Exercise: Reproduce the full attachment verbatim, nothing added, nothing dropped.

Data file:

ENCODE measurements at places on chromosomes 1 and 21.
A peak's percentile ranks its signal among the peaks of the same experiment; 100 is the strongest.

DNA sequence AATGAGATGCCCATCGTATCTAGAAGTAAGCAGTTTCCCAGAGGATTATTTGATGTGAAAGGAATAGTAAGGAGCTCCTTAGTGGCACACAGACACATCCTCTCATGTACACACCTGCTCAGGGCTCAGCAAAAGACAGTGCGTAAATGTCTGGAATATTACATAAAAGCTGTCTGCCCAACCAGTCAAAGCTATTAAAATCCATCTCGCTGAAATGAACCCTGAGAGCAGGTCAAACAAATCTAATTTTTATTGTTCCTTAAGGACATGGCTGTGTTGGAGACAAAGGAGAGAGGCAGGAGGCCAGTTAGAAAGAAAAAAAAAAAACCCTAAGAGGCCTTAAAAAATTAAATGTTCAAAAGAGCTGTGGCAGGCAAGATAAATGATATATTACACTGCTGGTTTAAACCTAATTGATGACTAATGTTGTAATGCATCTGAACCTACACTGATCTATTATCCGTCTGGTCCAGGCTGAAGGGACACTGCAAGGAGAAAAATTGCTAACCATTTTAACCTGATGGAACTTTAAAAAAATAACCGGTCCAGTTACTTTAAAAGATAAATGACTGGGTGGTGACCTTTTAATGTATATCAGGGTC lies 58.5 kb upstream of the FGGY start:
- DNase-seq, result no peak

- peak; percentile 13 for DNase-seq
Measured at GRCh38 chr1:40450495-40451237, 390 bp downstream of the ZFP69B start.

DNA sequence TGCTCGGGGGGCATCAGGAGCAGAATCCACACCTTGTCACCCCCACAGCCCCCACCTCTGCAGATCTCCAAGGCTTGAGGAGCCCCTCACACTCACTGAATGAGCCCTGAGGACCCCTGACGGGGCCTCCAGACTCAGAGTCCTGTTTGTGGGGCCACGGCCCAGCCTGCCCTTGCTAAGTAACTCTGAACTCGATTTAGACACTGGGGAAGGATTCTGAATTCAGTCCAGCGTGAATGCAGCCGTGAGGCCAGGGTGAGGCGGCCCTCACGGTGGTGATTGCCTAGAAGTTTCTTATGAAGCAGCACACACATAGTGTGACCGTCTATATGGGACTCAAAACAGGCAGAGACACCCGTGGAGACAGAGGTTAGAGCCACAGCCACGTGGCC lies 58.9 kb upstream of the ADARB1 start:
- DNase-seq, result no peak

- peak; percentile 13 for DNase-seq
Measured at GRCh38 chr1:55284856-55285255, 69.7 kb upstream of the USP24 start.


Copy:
ENCODE measurements at places on chromosomes 1 and 21.
A peak's percentile ranks its signal among the peaks of the same experiment; 100 is the strongest.

DNA sequence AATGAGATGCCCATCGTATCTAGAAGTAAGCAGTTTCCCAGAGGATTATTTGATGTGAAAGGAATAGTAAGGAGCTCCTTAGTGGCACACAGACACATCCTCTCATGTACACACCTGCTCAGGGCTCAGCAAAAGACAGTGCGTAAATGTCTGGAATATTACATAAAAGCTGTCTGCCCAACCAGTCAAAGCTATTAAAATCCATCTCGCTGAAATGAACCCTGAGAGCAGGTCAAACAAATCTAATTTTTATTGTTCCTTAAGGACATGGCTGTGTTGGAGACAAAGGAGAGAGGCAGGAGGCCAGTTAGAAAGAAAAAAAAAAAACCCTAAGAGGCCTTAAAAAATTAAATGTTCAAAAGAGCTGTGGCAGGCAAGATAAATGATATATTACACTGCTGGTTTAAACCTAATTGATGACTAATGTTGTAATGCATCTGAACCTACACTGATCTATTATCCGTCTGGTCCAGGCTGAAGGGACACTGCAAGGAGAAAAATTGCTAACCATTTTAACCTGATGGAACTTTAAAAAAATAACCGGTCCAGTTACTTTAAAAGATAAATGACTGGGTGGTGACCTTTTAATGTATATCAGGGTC lies 58.5 kb upstream of the FGGY start:
- DNase-seq, result no peak

- peak; percentile 13 for DNase-seq
Measured at GRCh38 chr1:40450495-40451237, 390 bp downstream of the ZFP69B start.

DNA sequence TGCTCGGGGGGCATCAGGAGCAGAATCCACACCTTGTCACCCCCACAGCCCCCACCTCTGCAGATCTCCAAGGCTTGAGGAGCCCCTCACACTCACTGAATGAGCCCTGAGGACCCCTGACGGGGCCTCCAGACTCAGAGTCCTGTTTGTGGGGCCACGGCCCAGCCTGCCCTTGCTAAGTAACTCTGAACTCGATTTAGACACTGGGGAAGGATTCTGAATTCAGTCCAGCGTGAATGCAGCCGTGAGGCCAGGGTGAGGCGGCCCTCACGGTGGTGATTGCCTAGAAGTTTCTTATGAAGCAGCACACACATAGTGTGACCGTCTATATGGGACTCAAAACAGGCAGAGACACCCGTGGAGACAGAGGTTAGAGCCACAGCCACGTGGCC lies 58.9 kb upstream of the ADARB1 start:
- DNase-seq, result no peak

- peak; percentile 13 for DNase-seq
Measured at GRCh38 chr1:55284856-55285255, 69.7 kb upstream of the USP24 start.